A once-iconic building that has graced the Rotorua Lakefront for 60 years is soon to be gone, leaving nothing but fond memories in the minds of thousands.

Preparations began this week for the demolition of the Soundshell building, which has been earmarked for removal for several years after the building was closed to the public in 2015.

A number of issues including its structural integrity, general state of disrepair and the discovery of significant amounts of asbestos meant retaining the building was not feasible.

While it's sat barren for the past few years, it wasn't that long ago that music was often heard all night long at the Soundshell as it hosted a range of events from the Rotorua Rock 'n' Roll Club championships to the New Year Mardi Gras Party and iconic Blue Light Discos in the '80s.

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The structure was home to blood drives, craft markets and everything in between but the events have since moved on to other venues and will never be able to visit the Soundshell again.

Rock and Roll competition at Soundshell in 2002 with Tokoroa's Geoff Goossens and Rana Mason competing. Photo / File
Rock and Roll competition at Soundshell in 2002 with Tokoroa's Geoff Goossens and Rana Mason competing. Photo / File

One of the last events to be housed in the building was the Soundshell Market, which held its lease for 31 years from 1988, ending in June 2015.

Rotorua's Holly Faulds, 8, tries on sunglasses at the city craft market at the Soundshell in 2008. Photo / File
Rotorua's Holly Faulds, 8, tries on sunglasses at the city craft market at the Soundshell in 2008. Photo / File

Since then, the market has kept close by and now is based on the grass reserve next door and under the shade of the trees.

Soundshell Market co-founder Liz Davies said the removal of the market's namesake would not force a name change.

"That's what we have been known as for 30 years so what would we change it to? Everyone knows us as the Soundshell Market."

Davies remembers March 24 as the day the Soundshell Market was established by her and her husband Gordon Davies as an outlet for their honey.

New years eve at Rotorua Mardi gras in the Soundshell 2001. Photo / File
New years eve at Rotorua Mardi gras in the Soundshell 2001. Photo / File

She said the market went from strength to strength and in 1991 the couple started the Lakeside Cafe but sold it a few years later.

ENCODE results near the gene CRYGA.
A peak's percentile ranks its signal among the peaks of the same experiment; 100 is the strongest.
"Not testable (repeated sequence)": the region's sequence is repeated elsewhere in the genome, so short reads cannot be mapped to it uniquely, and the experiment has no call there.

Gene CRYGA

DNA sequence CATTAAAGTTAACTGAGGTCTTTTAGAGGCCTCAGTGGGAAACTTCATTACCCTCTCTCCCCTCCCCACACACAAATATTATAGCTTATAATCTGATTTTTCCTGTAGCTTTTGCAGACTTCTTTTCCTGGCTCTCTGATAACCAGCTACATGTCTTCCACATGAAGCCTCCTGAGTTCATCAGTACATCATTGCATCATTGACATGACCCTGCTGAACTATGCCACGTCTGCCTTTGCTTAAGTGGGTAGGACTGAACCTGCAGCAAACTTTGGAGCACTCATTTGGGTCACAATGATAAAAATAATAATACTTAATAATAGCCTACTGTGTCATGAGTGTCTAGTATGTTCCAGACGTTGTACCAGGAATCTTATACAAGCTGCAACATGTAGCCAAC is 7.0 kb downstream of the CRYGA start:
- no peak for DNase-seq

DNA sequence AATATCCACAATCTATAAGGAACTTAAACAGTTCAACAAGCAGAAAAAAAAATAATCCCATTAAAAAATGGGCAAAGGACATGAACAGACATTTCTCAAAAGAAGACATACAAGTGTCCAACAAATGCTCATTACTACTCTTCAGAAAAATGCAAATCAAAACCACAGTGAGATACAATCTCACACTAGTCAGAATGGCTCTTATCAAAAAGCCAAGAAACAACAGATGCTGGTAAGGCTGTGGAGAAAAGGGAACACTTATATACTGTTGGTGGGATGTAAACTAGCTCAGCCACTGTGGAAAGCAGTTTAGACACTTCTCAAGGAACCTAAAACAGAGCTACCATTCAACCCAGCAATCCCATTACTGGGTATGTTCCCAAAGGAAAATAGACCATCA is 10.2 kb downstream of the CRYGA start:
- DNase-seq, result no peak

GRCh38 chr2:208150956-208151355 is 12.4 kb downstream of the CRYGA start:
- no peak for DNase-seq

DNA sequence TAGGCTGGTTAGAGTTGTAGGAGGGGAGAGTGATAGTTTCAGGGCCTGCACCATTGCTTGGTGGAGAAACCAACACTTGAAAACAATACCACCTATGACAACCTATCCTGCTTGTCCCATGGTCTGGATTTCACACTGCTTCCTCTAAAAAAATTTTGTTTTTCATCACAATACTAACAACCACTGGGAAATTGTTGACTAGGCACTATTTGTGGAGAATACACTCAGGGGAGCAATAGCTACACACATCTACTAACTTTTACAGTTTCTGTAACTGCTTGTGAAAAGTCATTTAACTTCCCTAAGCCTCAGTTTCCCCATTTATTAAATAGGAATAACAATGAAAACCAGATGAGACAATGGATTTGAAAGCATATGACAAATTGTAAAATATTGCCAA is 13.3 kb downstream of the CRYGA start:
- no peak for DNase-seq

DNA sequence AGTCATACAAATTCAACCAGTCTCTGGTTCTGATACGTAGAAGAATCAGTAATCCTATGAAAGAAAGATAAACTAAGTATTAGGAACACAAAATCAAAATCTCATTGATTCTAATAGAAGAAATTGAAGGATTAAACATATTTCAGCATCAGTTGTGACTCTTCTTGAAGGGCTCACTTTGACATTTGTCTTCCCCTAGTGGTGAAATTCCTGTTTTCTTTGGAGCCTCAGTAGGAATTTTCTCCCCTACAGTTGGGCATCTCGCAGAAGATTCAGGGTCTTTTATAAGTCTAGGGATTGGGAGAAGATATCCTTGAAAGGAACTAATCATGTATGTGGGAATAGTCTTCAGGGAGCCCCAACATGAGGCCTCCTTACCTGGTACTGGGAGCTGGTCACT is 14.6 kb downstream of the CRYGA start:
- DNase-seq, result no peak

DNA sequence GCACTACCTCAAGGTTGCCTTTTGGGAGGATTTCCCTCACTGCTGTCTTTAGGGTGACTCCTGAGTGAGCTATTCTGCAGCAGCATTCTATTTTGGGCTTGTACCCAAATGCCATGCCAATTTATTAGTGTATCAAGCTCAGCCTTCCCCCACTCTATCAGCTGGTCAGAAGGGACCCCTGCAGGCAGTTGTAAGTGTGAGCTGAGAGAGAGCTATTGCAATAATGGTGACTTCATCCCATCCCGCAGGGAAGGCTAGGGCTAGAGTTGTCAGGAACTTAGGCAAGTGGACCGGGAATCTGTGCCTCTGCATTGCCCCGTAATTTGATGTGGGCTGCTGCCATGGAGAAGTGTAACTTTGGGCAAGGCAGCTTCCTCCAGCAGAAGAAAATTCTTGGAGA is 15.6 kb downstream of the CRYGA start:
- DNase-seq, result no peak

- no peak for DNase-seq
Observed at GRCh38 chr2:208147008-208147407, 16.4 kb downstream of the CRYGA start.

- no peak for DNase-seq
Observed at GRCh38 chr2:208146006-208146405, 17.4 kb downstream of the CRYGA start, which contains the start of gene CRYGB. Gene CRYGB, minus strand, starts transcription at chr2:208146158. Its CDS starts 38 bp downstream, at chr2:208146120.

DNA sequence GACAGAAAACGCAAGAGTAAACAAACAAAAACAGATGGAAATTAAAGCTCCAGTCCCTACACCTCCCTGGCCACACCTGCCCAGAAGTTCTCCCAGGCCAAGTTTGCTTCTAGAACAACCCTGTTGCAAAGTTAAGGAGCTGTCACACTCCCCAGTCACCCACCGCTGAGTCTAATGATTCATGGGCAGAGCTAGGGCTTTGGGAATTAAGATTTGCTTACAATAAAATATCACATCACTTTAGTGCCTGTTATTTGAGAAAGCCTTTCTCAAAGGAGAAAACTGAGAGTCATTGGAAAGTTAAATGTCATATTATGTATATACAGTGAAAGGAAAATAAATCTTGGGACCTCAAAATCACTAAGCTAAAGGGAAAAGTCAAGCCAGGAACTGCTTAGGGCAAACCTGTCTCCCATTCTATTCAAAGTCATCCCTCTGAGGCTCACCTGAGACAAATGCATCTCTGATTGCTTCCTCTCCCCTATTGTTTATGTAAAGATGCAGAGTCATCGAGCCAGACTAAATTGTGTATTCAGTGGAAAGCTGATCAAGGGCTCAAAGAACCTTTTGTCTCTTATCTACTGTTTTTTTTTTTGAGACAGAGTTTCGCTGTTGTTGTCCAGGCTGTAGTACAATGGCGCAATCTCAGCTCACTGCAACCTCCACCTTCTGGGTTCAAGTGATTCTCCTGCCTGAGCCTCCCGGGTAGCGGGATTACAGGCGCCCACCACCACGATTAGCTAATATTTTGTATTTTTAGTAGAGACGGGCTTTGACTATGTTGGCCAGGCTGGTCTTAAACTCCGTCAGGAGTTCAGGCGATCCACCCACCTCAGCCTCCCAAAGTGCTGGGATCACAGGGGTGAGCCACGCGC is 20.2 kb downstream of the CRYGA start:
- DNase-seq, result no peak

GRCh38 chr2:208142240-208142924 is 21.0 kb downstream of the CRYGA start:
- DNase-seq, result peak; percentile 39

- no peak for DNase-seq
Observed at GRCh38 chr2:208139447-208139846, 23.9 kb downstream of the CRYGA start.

"It was a really sad day a couple of years ago when we had to leave the Soundshell.

"We lost a lot of our stallholders then, our indoor ones because a lot of them were elderly and couldn't take to having outdoor stalls."

She said the only issue they ever had with the building was a continuous leak whenever it rained but it did not put a dampener on the great atmosphere.

Rotorua 16-year-old Charyll Rota, front, flanked by Lucky Kiel, 16, and Ngawai Taiaa, 17, together with other local youth during dance rehersal at the Soundshell in 2003. Photo / File
Rotorua 16-year-old Charyll Rota, front, flanked by Lucky Kiel, 16, and Ngawai Taiaa, 17, together with other local youth during dance rehersal at the Soundshell in 2003. Photo / File

Davies believed the building was well up and running with weddings and parties before the markets started.

"Throughout its long career, it has been well supported by the locals, I think the locals took it to heart as their venue."

One resident, Lyn Ryan, remembers the structure fondly after spending many weekends browsing the craft stalls or observing the world from the comfort of the cafe.

But in April 1968 she created a memory that would last a lifetime after choosing the Soundshell to host her wedding reception.

"I recall all the guests who attended the wedding commenting on the wonderful view of Lake Rotorua."

She said many of her guests were from places other than Rotorua because her husband was originally from Pukekohe.

"All the visitors were impressed with the locality of the Soundshell and its proximity to motels and the city center."

Used primarily as a stage in its heyday, one of the biggest acts to perform at the Soundshell was American rap artist Coolio, best known for his song Gangster's Paradise in 2003, taking to the stage in front of a crowd of fewer than 50 people.

American rap artist Coolio, best known for his song Gangsters Paradise, performed to less than 50 people in 2003 at the Soundshell. Photo / File
American rap artist Coolio, best known for his song Gangsters Paradise, performed to less than 50 people in 2003 at the Soundshell. Photo / File

The Rotorua Daily Post reported at the time the small turnout at the concert of the Grammy award-winning rapper was put down to public disbelief he would deem Rotorua a worthy city to perform in.

Rotorua entertainer Howie Morrison Jnr said the Soundshell played an important role in the career of his father, the late Sir Howard Morrison.

It was there that he won the Rotorua Soundshell Talent Quest and decided to pursue music professionally.

Morrison Jnr was also one of many that remembered the money or the bag show that was a frequent occasion.

Soundshell lakefront building in Rotorua, home of cherished memories has begun a transformation to a community space and additional boat parking. Photo / File